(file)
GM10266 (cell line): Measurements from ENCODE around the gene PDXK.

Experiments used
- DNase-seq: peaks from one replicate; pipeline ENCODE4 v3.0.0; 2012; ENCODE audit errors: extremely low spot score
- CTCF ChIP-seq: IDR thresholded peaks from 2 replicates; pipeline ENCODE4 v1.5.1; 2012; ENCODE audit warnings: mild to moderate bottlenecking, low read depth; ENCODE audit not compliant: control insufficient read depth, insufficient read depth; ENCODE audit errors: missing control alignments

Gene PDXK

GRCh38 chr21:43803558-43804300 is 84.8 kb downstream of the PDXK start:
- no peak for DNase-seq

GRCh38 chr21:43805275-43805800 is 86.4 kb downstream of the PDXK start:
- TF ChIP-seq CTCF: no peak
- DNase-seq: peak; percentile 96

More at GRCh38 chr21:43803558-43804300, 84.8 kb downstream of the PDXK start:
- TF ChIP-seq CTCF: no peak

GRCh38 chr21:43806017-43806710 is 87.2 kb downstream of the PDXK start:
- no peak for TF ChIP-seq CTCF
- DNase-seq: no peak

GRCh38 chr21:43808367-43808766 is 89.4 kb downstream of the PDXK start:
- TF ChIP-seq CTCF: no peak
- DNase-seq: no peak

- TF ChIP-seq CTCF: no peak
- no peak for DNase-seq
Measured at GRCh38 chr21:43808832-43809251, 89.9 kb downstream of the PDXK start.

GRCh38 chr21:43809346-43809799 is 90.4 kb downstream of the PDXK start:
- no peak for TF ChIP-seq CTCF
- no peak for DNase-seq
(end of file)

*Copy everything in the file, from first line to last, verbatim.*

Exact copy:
GM10266 (cell line): Measurements from ENCODE around the gene PDXK.

Experiments used
- DNase-seq: peaks from one replicate; pipeline ENCODE4 v3.0.0; 2012; ENCODE audit errors: extremely low spot score
- CTCF ChIP-seq: IDR thresholded peaks from 2 replicates; pipeline ENCODE4 v1.5.1; 2012; ENCODE audit warnings: mild to moderate bottlenecking, low read depth; ENCODE audit not compliant: control insufficient read depth, insufficient read depth; ENCODE audit errors: missing control alignments

Gene PDXK

GRCh38 chr21:43803558-43804300 is 84.8 kb downstream of the PDXK start:
- no peak for DNase-seq

GRCh38 chr21:43805275-43805800 is 86.4 kb downstream of the PDXK start:
- TF ChIP-seq CTCF: no peak
- DNase-seq: peak; percentile 96

More at GRCh38 chr21:43803558-43804300, 84.8 kb downstream of the PDXK start:
- TF ChIP-seq CTCF: no peak

GRCh38 chr21:43806017-43806710 is 87.2 kb downstream of the PDXK start:
- no peak for TF ChIP-seq CTCF
- DNase-seq: no peak

GRCh38 chr21:43808367-43808766 is 89.4 kb downstream of the PDXK start:
- TF ChIP-seq CTCF: no peak
- DNase-seq: no peak

- TF ChIP-seq CTCF: no peak
- no peak for DNase-seq
Measured at GRCh38 chr21:43808832-43809251, 89.9 kb downstream of the PDXK start.

GRCh38 chr21:43809346-43809799 is 90.4 kb downstream of the PDXK start:
- no peak for TF ChIP-seq CTCF
- no peak for DNase-seq